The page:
The Hempstead school board election mess is headed to Albany for resolution by state Education Commissioner John B. King Jr., who has a difficult task ahead.
King and the state education system have been concerned about the poor-performing, badly run district for years but have been reluctant to intervene directly as they did, ineffectively, in Roosevelt. Now they have no choice -- because all the chronic dysfunction and claims of corruption and cronyism are about to land in King's lap.
He will need to move swiftly in his review of the claimed irregularities in Tuesday's voting because the district is being torn apart by the controversy. He also needs to be thorough -- because it's a complicated case with a byzantine struggle for power at its heart.
The protest stems from the counting of a much-disputed group of absentee ballots that allowed board president Betty J. Cross to retain her seat by giving her six votes more than challenger Maribel C. Touré.
Cross -- whose 25-year reign has been marked by nepotistic hiring and a lack of transparency -- picked up 28 votes to 1 for Touré.
Among the issues: Some 231 absentee ballots were cast through last Friday. Beginning Monday, the day before the election, another 301 were requested and voted. The numbers strain credulity.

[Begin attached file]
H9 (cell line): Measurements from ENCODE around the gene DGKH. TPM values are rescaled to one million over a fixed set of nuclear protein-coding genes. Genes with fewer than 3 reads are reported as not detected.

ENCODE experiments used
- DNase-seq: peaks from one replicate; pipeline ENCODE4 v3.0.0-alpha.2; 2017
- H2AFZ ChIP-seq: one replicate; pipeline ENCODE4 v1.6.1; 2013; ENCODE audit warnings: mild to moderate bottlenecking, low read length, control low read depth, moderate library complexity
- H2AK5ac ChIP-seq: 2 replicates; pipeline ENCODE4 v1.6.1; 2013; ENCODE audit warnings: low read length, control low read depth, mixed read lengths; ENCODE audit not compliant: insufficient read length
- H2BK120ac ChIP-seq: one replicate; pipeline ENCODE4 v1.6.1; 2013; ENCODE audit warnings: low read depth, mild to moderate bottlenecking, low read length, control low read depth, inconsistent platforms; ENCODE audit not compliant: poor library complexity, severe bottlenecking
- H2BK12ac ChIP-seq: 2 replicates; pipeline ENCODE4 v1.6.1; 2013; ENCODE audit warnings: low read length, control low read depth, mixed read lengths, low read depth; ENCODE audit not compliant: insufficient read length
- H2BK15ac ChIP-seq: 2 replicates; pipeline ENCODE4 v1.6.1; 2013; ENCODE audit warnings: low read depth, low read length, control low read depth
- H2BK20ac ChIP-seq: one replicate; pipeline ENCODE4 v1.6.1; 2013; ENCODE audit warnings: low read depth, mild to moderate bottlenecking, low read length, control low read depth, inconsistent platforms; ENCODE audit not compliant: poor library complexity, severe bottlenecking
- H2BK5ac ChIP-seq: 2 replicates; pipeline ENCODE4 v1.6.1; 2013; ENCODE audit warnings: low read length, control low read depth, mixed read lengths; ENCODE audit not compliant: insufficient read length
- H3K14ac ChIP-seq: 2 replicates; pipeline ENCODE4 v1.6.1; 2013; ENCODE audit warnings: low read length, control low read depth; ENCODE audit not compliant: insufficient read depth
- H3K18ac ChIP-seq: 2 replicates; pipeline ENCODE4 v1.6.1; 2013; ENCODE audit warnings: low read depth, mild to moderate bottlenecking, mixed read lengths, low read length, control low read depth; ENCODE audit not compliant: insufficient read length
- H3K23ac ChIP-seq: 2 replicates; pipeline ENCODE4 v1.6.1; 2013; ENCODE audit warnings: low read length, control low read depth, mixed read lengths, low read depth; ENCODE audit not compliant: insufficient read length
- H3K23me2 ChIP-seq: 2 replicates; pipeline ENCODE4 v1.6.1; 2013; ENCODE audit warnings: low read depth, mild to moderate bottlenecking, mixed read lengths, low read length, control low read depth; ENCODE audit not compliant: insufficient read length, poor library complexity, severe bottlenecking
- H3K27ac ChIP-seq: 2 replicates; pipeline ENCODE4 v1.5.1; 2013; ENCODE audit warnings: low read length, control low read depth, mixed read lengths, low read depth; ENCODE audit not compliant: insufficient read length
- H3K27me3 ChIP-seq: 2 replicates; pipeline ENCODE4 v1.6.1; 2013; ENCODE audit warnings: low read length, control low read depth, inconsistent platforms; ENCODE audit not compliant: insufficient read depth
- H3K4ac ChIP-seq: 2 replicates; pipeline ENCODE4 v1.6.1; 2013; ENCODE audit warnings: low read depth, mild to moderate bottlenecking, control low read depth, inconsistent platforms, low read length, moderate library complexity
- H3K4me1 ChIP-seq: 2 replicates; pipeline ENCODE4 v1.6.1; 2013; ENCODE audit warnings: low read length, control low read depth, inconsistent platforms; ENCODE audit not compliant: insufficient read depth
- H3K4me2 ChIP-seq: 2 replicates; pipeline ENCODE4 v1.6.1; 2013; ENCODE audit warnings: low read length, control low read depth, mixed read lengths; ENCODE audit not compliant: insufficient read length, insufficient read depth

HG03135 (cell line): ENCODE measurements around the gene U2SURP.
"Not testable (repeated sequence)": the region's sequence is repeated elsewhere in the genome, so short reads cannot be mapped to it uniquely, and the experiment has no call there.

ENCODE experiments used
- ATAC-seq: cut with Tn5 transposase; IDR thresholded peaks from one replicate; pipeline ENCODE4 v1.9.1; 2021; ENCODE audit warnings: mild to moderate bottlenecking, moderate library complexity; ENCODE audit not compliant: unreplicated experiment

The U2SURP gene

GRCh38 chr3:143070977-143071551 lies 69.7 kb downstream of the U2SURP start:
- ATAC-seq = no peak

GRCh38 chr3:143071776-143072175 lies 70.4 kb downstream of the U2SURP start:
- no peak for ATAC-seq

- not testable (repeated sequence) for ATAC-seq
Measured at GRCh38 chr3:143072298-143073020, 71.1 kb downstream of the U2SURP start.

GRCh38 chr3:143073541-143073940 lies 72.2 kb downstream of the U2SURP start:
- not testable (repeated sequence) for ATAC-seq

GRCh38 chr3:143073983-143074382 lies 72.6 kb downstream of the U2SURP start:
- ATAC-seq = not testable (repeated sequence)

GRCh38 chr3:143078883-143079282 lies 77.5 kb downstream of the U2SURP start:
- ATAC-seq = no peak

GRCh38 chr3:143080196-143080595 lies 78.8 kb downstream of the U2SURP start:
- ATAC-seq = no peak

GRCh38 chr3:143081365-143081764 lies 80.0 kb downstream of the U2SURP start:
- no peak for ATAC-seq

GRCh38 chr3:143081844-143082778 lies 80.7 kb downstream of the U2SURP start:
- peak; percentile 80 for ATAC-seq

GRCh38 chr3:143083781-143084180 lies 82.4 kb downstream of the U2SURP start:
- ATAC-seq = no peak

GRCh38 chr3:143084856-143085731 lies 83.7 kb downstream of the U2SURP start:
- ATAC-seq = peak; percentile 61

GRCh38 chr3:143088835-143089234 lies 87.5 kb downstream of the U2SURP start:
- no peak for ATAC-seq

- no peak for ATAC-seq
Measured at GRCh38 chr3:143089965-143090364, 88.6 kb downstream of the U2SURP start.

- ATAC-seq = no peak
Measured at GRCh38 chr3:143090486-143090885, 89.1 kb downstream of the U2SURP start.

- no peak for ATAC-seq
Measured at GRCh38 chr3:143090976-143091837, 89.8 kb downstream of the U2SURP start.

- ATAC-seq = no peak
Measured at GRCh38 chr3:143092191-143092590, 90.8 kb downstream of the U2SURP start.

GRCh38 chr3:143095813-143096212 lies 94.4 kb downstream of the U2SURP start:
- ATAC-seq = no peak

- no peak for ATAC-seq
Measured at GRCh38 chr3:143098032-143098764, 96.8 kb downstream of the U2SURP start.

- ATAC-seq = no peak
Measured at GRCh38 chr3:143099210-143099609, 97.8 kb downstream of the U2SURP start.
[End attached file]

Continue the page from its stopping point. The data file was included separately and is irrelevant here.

There's more. Statements from Hempstead residents claim that people came to their doors asking them to fill in absentee ballots for Cross right then and saying the ballots would be delivered for them. Other witness statements attest to intimidation at the polls of Latino voters in particular.
As he delves into the dispute, King needs to understand its context. In Hempstead, there is a cauldron of anger and frustration at the way the district has been run, which manifested itself on Election Day. There also is a large cadre that owes its jobs to Cross and is afraid to speak against her.
If wrong was done, King must act decisively -- for all who want change in Hempstead, before another generation of students is lost.